Though two of my favorite pastimes are reading history and eating food, seldom have I found myself eating history or reading food, so to speak; I possess no books on food beyond cookbooks, and typically my dining palate is exclusively modern. I recently was given the opportunity to take part in reading food, however, upon receiving a copy of A History of Food in 100 Recipes by British food critic William Sitwell. Within its well-bound pages (for, as an aside, the very physical composition of the book is a pleasing dish for the eyes), Sitwell tells the story of the development of food preparation, cooking, and consumption through the lens of one hundred recipes in their originally-recorded format, however indecipherable they may be to modern eyes. The book begins with a recipe for bread from Ancient Egypt from the middle of the nineteenth century BC, retrieved from the wall of a tomb, and concludes with the truly modern dish of meat fruit, with adventurous dishes such as “Another sauce for fowl” (AD 10), “Ravioli for non-Lenten times” (AD 1465), and “Fish experiment XIII” (AD 1681) filling the gap in between.
I haven’t yet completed my journey through the book—it’s one I’ve been deliberately sampling rather than vociferously devouring. While satiating my appetite for historical gastronomy, however, I did happen across a familiar name within the text: Chef Marie-Antoine Carême.
My first introduction to Chef Carême was while reading Vienna, 1814: How the Conquerors of Napoleon Made Love, War, and Peace at the Congress of Vienna by David King; it was during the Napoleonic Era that Carême made his name as one of Europe’s preeminent chefs. In his work, King explains Carême’s role in the machinations of the notoriously-cunning French diplomat Charles Maurice de Talleyrand. In an effort to win the favor of the victorious European powers for the defeated France, Talleyrand employed well-regarded chefs such as Carême to devise elaborate and creative new dishes in the honor of their representatives at the Congress. According to King, among Carême’s creations was Nesselrode Pudding, named for the Russian foreign minister Count Karl Nesselrode, a dish which, oddly, morphed into a pie and experienced notable popularity in the United States during the first half of the twentieth century before disappearing. I begin to digress, however.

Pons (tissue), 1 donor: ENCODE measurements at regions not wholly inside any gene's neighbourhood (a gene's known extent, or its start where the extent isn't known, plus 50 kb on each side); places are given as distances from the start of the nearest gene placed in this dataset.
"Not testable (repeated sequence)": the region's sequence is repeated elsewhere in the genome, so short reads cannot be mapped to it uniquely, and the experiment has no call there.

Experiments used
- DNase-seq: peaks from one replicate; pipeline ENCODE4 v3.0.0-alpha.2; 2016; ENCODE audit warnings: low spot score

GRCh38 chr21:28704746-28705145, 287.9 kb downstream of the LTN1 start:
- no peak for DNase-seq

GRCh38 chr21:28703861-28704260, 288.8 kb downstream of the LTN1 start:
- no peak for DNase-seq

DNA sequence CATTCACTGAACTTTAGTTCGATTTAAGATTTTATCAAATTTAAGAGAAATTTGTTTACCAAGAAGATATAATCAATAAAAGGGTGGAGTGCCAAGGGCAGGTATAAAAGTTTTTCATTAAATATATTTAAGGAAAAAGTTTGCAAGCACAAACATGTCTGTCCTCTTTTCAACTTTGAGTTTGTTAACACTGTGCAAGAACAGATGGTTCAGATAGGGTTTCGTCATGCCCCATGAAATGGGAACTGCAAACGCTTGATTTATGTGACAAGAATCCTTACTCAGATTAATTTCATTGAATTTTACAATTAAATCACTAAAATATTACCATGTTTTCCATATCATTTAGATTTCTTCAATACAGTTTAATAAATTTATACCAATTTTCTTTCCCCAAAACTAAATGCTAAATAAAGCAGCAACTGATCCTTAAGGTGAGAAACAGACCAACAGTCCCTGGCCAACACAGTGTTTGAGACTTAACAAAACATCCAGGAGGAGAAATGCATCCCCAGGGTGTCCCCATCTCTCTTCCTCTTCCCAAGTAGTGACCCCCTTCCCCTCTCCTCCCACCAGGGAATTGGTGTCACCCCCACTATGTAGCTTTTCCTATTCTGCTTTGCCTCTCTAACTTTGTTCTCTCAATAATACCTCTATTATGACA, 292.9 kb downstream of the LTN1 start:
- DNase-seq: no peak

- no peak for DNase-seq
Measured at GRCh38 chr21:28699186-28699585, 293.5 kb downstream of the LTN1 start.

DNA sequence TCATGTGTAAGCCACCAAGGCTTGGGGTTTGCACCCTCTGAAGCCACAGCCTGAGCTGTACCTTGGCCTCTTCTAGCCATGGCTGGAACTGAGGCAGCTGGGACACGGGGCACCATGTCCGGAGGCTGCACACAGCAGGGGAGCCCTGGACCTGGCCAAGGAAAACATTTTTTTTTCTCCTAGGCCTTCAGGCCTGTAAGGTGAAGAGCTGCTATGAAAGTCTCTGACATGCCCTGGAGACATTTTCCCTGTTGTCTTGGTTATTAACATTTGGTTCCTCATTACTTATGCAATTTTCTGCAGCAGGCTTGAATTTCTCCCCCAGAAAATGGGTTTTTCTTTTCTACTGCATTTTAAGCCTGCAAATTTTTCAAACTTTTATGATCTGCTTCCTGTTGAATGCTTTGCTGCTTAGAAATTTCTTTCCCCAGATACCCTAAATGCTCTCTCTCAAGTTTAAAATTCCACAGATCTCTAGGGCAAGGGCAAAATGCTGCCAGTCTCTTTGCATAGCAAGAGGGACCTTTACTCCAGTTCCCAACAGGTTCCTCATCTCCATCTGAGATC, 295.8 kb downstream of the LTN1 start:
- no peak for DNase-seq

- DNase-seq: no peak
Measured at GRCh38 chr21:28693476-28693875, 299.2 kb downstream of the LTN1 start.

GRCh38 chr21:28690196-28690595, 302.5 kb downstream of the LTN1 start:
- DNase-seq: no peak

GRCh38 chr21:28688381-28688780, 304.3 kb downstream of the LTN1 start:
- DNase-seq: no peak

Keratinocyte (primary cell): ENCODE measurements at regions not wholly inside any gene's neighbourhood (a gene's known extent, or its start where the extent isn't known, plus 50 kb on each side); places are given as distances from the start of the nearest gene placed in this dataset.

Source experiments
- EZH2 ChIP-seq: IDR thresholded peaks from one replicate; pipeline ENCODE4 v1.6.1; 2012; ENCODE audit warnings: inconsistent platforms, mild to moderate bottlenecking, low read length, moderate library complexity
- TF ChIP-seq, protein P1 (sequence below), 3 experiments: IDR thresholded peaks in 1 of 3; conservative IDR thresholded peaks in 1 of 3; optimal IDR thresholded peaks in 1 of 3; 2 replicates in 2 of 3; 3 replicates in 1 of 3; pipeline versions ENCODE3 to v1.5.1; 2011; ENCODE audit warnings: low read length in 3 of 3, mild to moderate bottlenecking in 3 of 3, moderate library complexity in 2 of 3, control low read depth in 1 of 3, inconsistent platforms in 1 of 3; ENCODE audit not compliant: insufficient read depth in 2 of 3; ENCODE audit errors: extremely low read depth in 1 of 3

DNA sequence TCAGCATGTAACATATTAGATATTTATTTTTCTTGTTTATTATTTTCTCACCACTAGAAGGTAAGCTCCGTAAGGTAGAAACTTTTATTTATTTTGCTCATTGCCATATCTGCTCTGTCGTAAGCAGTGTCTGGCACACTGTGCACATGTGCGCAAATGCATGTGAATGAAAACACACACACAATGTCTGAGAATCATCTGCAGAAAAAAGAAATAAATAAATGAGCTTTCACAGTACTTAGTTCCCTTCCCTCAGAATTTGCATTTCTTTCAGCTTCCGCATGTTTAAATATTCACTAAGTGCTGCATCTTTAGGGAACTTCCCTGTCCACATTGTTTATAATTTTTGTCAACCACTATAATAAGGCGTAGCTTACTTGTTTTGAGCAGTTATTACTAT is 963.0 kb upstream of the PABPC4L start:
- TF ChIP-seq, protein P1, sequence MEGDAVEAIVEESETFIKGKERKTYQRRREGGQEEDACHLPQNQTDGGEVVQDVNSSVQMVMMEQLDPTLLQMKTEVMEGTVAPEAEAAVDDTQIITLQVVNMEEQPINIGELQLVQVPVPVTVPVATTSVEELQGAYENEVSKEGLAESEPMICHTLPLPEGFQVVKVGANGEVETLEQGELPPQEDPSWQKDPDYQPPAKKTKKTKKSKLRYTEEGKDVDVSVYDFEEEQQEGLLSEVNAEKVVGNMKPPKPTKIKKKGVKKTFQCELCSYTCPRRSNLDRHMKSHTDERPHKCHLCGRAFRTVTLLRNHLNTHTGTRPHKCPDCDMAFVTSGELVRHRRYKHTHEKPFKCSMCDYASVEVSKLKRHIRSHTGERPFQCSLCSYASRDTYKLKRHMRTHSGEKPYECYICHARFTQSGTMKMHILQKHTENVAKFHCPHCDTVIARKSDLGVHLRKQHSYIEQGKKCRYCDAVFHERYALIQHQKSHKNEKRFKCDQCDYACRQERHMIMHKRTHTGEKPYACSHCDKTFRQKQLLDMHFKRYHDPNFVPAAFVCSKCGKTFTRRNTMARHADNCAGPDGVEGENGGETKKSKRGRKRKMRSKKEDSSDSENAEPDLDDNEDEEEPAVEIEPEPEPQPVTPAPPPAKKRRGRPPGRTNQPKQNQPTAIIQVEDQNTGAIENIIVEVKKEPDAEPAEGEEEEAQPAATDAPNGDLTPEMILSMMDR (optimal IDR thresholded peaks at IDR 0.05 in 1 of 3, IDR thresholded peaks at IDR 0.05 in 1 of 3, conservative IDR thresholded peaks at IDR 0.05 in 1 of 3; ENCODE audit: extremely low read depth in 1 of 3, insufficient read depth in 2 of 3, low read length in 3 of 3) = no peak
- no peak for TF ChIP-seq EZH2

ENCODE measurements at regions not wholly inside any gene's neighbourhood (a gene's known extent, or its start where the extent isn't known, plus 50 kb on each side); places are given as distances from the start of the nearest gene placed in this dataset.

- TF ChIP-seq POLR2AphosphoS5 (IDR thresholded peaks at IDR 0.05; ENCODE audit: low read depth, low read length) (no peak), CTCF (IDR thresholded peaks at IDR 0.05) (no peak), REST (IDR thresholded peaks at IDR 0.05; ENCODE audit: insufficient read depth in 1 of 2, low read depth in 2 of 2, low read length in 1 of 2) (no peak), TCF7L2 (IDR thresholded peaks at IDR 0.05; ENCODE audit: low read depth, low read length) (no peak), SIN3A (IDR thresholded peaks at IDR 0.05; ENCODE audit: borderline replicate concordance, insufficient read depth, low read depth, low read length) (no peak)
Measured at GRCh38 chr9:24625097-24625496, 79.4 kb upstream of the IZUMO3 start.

I stumbled across the chef once again, purely by accident, in the pages of A History of Food, to which he contributed Recipe #48. The recipe is for for petits soufflés à la rose, or small rose soufflés, a sweet variation of the ubiquitous French dish. My knowledge of soufflés is scarce, limited almost exclusively to their relatively common appearance in children’s cartoons, where they exist near exclusively as a punchline to cause chefs to despair after they comically deflate. Sitwell retrieved the recipe from Carême’s cookbook, The Art of French Cookery, which was to the nineteenth century what Julia Child’s Mastering the Art of French Cooking was to the twentieth, bringing fine French cuisine normally limited to the kitchens of the upper class to a much wider and more generalized audience.
As I read over the recipe, my second rendezvous with Chef Carême felt serendipitous. Was it a coincidence that I stumbled across the chef once more—or fate placing the culinary revolutionary before me once again? After all, those who know me know well my fondness for diplomatic intrigue the likes of which Carême had involved himself in, as well as my fondness for extravagant dessert. There on the pages, haute cuisine was in reach, by the very man who over two-hundred years ago had helped to bring it to the European bourgeois: one revolution among many of the time. After giving it a once-over, I determined that the recipe appeared remarkably simple, to boot.